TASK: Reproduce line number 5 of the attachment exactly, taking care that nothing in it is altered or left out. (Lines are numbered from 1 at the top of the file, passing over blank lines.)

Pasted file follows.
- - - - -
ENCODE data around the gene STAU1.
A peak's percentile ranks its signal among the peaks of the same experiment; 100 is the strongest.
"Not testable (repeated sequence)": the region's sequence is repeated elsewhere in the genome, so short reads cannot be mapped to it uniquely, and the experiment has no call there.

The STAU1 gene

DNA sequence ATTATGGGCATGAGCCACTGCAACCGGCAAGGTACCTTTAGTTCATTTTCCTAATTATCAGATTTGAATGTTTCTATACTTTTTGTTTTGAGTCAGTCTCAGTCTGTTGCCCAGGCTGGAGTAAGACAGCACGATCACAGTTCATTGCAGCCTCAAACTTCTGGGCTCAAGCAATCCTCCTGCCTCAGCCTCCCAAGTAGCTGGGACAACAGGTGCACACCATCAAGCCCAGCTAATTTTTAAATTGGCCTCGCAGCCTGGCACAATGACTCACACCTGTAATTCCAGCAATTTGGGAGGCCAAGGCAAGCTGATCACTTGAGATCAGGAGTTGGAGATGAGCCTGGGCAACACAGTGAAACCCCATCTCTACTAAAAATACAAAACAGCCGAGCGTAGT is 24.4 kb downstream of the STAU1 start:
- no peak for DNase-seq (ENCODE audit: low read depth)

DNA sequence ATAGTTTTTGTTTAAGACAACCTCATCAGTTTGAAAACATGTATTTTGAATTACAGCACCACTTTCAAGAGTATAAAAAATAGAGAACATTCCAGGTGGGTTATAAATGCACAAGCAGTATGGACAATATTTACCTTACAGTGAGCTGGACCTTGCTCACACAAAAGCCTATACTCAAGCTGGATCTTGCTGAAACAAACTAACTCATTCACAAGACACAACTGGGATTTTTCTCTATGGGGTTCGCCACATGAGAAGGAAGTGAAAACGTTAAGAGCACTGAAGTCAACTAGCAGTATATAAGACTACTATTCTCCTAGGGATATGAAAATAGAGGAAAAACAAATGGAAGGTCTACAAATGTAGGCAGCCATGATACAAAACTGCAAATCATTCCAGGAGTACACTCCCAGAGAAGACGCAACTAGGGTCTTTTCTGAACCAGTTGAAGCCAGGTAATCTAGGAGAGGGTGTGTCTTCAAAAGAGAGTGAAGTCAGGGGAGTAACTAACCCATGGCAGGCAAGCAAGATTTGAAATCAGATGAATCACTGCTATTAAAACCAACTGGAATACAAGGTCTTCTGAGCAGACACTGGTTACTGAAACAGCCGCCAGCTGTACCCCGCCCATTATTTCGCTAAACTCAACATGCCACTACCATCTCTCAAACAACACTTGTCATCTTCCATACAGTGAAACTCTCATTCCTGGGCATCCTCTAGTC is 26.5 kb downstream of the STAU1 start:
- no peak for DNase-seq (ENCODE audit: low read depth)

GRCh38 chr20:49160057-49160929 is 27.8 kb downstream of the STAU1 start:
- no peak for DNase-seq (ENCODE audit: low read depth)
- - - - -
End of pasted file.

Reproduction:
DNA sequence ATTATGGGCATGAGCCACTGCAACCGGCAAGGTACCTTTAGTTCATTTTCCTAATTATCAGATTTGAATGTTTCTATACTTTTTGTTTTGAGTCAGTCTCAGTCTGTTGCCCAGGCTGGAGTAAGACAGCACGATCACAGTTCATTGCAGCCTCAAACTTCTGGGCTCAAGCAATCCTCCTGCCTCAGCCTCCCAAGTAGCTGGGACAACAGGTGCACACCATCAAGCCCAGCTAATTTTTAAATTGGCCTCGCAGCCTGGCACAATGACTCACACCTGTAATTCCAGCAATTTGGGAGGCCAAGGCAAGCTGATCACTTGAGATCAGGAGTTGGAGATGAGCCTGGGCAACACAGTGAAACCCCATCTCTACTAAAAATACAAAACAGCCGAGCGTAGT is 24.4 kb downstream of the STAU1 start: